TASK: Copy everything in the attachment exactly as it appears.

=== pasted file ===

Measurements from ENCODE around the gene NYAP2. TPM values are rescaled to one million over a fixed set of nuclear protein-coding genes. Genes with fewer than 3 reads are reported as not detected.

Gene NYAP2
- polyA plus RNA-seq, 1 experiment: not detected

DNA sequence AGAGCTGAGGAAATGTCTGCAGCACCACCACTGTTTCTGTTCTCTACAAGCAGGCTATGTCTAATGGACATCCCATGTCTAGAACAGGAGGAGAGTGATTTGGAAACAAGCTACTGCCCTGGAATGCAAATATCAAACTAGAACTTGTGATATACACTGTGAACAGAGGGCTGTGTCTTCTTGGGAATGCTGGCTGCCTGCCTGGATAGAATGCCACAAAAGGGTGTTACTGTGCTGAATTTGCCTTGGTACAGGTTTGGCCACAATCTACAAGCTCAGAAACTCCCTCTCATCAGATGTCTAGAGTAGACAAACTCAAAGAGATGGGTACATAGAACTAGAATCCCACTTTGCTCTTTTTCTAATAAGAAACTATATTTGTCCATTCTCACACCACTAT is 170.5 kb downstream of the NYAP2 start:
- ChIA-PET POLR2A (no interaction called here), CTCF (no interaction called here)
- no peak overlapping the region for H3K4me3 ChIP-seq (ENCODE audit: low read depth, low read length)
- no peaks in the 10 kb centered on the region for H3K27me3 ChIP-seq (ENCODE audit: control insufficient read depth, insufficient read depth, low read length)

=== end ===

Measurements from ENCODE around the gene NYAP2. TPM values are rescaled to one million over a fixed set of nuclear protein-coding genes. Genes with fewer than 3 reads are reported as not detected.

Gene NYAP2
- polyA plus RNA-seq, 1 experiment: not detected

DNA sequence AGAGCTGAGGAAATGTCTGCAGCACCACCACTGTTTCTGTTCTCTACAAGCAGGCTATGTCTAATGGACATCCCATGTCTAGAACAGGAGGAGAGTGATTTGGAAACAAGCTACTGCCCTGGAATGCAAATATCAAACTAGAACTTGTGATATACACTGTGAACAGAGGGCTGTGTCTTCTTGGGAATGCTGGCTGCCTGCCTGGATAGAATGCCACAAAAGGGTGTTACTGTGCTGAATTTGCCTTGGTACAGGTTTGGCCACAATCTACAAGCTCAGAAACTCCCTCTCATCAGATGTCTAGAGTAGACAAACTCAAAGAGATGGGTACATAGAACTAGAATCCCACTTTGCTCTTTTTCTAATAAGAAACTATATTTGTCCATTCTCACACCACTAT is 170.5 kb downstream of the NYAP2 start:
- ChIA-PET POLR2A (no interaction called here), CTCF (no interaction called here)
- no peak overlapping the region for H3K4me3 ChIP-seq (ENCODE audit: low read depth, low read length)
- no peaks in the 10 kb centered on the region for H3K27me3 ChIP-seq (ENCODE audit: control insufficient read depth, insufficient read depth, low read length)